Brodiaea laxa is commonly known as the triplet lily, grassnut lily, or wild hyacinth. This perennial bulb is a native wildflower to California, growing wild in evergreen woodlands. Locally, it is found in places like Edgewood Preserve on the San Mateo County peninsula and Almaden Quicksilver County Park. Grass-like leaves appear first, followed by clusters of light blue blossoms reaching 15 to 20 inches tall and appearing in the late spring. Triplet lilies grow best in U.S. Department of Agriculture plant hardiness zones 7 through 10. Fall is the best time to plant these bulbs in flower beds and rock gardens. I grow it in my former fire-pit.
Queen Fabiola is a 20th century queen from the Netherlands. A hybrid of the lily was named a her.
It is also known as Ithuriel’s Spear. In Paradise Lost, written in 1667, John Milton writes that the angel Ithuriel is dispatched by Gabriel to locate Satan. The “grieslie King” is discovered in the Garden of Eden “squat like a Toad close at the ear of Eve”. By touching Satan with his spear, Ithuriel causes the Tempter to resume his proper likeness. Somewhere, somehow, the triplet lily was associated with the multi-prong spear. The first visit by Englishmen to California was on June 11 1579 by Sir Francis Drake when he visited Point Reyes California. It is conceivable that Drake brought back a bulb. The next visit by the English was about 1800.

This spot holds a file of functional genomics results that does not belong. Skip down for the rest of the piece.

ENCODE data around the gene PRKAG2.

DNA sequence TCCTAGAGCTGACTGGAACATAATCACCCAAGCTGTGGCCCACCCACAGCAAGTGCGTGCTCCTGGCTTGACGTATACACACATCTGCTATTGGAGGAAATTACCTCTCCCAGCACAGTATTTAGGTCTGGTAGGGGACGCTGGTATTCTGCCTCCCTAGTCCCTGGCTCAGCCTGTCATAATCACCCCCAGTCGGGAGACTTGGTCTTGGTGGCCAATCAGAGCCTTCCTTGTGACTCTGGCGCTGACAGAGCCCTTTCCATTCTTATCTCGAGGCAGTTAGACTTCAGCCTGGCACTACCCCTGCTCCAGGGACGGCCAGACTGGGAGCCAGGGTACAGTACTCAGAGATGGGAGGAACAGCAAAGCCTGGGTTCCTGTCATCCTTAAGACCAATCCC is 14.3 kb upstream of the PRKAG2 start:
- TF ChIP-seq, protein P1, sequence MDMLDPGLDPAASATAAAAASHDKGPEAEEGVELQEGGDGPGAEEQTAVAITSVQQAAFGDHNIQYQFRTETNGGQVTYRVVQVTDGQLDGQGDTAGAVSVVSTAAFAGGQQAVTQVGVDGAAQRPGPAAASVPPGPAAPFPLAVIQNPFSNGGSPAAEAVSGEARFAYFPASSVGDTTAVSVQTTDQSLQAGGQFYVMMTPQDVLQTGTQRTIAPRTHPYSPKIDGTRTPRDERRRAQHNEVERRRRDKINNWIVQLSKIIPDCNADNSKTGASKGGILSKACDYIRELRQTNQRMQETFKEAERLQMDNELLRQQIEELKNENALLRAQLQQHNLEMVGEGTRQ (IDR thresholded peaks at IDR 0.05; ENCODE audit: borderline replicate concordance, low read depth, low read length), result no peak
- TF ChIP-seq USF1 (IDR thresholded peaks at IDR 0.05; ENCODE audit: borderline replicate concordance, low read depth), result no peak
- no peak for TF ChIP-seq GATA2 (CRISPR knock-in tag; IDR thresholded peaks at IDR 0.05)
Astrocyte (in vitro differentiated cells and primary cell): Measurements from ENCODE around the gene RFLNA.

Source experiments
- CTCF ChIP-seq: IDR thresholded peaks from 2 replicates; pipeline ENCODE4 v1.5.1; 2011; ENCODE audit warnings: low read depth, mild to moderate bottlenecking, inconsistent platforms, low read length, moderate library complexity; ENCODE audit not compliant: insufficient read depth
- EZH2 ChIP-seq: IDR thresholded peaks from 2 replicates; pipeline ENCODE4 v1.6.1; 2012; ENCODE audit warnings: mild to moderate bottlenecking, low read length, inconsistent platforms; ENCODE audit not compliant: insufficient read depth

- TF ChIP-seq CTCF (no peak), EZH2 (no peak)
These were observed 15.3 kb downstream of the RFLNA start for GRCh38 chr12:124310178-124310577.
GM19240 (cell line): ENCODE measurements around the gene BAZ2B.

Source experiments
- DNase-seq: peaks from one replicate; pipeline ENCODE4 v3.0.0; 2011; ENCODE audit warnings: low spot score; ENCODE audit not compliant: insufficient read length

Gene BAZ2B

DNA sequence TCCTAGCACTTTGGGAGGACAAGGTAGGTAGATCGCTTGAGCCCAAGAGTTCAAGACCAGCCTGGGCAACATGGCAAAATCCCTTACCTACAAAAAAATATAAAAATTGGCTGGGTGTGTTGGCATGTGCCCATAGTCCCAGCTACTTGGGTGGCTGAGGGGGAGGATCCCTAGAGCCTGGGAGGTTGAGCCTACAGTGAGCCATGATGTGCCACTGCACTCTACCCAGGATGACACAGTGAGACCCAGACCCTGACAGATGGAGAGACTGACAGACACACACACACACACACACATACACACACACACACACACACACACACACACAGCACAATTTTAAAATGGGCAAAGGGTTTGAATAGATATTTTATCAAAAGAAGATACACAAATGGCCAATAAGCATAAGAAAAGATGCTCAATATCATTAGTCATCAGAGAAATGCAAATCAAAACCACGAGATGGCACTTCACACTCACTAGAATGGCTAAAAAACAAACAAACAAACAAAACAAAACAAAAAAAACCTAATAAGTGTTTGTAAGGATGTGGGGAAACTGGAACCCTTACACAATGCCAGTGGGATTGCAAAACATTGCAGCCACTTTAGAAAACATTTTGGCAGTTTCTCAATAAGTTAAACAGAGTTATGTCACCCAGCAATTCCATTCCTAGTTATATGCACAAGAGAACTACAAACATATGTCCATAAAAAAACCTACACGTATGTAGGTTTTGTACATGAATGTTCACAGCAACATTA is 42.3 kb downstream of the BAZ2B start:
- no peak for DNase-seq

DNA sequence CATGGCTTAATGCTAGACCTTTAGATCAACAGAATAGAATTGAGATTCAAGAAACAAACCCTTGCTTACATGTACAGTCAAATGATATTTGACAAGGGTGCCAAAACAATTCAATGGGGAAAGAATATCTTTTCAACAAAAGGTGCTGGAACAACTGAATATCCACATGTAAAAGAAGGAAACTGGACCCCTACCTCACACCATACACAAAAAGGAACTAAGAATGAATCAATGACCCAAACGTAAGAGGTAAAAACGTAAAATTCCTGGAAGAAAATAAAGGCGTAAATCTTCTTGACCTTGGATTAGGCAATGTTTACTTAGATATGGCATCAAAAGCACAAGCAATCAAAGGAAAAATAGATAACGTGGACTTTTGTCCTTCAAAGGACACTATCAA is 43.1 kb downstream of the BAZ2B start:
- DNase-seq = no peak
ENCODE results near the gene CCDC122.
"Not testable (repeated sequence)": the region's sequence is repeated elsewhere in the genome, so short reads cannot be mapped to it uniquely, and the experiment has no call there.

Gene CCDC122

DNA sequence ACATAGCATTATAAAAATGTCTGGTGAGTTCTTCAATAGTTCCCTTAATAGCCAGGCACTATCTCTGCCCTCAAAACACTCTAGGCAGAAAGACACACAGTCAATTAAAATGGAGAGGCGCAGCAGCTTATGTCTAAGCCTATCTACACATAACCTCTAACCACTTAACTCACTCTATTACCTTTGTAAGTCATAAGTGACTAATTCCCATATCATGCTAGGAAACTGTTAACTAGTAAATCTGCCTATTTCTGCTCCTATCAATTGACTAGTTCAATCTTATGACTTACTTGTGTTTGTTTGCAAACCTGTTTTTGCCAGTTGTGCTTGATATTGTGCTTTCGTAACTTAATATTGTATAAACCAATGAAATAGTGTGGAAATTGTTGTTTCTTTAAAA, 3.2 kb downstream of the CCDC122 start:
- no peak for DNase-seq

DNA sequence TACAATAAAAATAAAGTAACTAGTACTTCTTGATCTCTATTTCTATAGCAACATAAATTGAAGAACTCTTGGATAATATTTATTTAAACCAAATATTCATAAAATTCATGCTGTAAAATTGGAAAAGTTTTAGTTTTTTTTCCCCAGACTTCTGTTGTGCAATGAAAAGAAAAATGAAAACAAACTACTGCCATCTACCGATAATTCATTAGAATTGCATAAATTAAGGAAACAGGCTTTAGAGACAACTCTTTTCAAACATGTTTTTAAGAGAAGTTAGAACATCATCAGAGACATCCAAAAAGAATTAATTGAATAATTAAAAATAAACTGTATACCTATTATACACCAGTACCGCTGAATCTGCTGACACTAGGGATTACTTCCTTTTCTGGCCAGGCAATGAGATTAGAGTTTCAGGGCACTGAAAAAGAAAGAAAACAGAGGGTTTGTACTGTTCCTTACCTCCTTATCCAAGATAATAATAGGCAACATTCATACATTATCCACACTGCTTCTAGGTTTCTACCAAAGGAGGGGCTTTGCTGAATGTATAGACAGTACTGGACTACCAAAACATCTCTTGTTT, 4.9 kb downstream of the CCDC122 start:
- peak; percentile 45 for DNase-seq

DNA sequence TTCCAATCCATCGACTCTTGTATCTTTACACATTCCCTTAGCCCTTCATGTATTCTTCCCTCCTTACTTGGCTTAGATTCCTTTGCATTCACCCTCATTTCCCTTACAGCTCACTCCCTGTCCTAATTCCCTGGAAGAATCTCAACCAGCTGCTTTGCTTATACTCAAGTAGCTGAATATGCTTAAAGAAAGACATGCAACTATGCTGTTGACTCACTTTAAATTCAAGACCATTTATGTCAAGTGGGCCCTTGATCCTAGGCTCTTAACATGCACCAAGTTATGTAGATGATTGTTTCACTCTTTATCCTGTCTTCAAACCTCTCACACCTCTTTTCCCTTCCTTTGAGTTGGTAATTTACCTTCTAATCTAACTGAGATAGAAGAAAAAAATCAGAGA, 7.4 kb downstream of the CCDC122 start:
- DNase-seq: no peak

Other common names also include: Grassnut, Blue Brodiaea, Bloomeria, Fool’s Onion, Long Rayed Triteleia, Pretty Face, Starflower, Triplet Lily, Wild Hyacinth and Wally Baskets. The latin species name ‘laxa’ comes from ‘relaxed’ or loose, perhaps because of the open flowers?